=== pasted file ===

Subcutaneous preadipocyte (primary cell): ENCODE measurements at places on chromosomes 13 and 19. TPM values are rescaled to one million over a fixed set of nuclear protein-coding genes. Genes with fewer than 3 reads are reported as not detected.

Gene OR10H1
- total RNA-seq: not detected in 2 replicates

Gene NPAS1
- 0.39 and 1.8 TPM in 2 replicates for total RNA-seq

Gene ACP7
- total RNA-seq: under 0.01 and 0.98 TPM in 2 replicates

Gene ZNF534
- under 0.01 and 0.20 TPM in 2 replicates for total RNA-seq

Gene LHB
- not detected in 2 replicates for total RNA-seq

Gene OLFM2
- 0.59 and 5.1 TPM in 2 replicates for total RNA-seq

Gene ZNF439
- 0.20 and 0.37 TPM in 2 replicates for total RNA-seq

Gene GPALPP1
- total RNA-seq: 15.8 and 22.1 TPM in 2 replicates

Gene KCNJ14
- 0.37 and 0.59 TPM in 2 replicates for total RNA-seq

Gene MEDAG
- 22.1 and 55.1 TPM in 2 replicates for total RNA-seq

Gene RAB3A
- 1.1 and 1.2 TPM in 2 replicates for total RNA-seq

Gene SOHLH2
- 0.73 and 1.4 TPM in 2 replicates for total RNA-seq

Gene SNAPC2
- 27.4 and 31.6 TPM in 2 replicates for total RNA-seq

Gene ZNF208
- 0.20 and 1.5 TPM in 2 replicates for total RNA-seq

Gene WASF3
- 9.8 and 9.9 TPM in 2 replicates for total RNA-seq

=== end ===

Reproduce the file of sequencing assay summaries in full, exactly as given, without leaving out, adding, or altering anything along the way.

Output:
Subcutaneous preadipocyte (primary cell): ENCODE measurements at places on chromosomes 13 and 19. TPM values are rescaled to one million over a fixed set of nuclear protein-coding genes. Genes with fewer than 3 reads are reported as not detected.

Gene OR10H1
- total RNA-seq: not detected in 2 replicates

Gene NPAS1
- 0.39 and 1.8 TPM in 2 replicates for total RNA-seq

Gene ACP7
- total RNA-seq: under 0.01 and 0.98 TPM in 2 replicates

Gene ZNF534
- under 0.01 and 0.20 TPM in 2 replicates for total RNA-seq

Gene LHB
- not detected in 2 replicates for total RNA-seq

Gene OLFM2
- 0.59 and 5.1 TPM in 2 replicates for total RNA-seq

Gene ZNF439
- 0.20 and 0.37 TPM in 2 replicates for total RNA-seq

Gene GPALPP1
- total RNA-seq: 15.8 and 22.1 TPM in 2 replicates

Gene KCNJ14
- 0.37 and 0.59 TPM in 2 replicates for total RNA-seq

Gene MEDAG
- 22.1 and 55.1 TPM in 2 replicates for total RNA-seq

Gene RAB3A
- 1.1 and 1.2 TPM in 2 replicates for total RNA-seq

Gene SOHLH2
- 0.73 and 1.4 TPM in 2 replicates for total RNA-seq

Gene SNAPC2
- 27.4 and 31.6 TPM in 2 replicates for total RNA-seq

Gene ZNF208
- 0.20 and 1.5 TPM in 2 replicates for total RNA-seq

Gene WASF3
- 9.8 and 9.9 TPM in 2 replicates for total RNA-seq